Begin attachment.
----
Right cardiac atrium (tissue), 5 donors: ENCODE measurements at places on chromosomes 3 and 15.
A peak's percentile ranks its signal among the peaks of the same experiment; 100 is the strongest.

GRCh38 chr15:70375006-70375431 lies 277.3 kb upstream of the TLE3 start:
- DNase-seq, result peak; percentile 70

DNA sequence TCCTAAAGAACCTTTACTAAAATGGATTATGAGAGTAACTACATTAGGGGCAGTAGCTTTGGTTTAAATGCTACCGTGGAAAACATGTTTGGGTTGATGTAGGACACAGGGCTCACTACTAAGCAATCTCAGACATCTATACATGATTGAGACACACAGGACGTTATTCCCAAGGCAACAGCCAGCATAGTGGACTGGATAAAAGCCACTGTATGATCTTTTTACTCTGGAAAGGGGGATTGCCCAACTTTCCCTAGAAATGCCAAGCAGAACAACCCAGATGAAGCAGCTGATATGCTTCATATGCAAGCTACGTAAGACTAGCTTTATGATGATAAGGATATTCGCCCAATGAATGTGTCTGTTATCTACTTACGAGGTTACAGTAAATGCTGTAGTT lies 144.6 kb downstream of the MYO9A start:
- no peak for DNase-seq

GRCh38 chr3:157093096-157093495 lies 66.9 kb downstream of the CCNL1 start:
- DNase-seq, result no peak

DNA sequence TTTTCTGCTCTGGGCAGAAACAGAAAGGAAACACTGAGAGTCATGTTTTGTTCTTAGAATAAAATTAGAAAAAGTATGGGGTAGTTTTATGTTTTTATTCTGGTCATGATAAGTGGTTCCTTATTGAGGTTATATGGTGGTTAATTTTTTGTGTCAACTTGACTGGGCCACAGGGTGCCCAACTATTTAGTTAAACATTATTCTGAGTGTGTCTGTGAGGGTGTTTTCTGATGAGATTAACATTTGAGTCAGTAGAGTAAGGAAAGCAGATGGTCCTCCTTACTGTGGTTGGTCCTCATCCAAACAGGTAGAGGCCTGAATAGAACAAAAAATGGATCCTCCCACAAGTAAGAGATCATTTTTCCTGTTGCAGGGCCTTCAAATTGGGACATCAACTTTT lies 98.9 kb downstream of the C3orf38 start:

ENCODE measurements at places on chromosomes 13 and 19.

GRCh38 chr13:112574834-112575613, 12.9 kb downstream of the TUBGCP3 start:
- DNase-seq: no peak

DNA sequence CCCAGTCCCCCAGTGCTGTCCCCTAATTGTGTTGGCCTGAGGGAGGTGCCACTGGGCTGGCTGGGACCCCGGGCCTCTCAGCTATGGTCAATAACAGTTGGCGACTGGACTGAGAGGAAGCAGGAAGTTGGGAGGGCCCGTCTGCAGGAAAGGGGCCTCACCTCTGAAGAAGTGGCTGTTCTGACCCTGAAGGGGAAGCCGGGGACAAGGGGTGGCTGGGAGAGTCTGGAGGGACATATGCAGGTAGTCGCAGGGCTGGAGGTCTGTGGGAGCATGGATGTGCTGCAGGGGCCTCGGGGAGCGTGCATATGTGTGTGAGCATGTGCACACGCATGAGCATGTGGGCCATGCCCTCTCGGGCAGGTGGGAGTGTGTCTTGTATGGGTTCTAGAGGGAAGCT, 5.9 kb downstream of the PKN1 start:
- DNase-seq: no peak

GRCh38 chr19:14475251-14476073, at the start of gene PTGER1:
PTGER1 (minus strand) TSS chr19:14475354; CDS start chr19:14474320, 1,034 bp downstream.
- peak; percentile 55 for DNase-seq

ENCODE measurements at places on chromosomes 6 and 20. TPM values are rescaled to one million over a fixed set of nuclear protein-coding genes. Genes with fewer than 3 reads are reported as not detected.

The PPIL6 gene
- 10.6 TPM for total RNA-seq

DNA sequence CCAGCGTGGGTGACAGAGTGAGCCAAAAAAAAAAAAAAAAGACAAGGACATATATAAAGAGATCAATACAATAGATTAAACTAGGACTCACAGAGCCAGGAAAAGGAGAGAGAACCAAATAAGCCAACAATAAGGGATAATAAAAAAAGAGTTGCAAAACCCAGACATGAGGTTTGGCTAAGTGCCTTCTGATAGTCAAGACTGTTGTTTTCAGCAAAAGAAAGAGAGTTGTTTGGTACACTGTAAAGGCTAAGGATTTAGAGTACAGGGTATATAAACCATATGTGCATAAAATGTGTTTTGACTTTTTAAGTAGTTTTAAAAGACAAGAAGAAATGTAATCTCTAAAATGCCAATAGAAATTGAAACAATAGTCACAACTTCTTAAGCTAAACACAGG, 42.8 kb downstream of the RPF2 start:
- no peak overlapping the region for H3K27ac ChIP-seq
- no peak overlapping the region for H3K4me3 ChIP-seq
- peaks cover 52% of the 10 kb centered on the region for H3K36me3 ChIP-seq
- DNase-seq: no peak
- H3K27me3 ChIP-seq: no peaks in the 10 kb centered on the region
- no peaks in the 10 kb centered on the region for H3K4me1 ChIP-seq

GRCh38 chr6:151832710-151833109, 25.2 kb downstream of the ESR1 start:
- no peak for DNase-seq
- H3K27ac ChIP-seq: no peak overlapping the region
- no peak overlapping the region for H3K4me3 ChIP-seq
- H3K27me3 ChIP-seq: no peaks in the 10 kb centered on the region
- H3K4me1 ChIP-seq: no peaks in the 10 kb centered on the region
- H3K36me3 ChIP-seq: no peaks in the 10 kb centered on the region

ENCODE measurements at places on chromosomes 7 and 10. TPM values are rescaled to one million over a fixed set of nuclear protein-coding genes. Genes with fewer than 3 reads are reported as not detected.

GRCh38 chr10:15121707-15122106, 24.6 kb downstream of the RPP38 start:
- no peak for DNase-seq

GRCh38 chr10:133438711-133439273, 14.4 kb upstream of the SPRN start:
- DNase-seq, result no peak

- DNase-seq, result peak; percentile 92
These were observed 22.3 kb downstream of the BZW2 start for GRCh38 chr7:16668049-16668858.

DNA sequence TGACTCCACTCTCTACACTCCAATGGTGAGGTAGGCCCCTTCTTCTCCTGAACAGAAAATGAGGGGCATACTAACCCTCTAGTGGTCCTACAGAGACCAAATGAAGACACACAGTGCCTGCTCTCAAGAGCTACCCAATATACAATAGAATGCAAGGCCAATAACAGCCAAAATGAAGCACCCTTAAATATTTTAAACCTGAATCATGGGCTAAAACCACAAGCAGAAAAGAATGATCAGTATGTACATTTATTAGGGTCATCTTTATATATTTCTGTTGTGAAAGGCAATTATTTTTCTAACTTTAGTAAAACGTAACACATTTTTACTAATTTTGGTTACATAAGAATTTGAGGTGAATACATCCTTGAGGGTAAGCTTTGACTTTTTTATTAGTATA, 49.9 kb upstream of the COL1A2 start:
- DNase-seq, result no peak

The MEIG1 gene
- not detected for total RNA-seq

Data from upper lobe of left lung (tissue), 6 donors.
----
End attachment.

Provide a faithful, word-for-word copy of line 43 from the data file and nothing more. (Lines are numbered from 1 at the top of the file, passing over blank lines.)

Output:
- DNase-seq, result no peak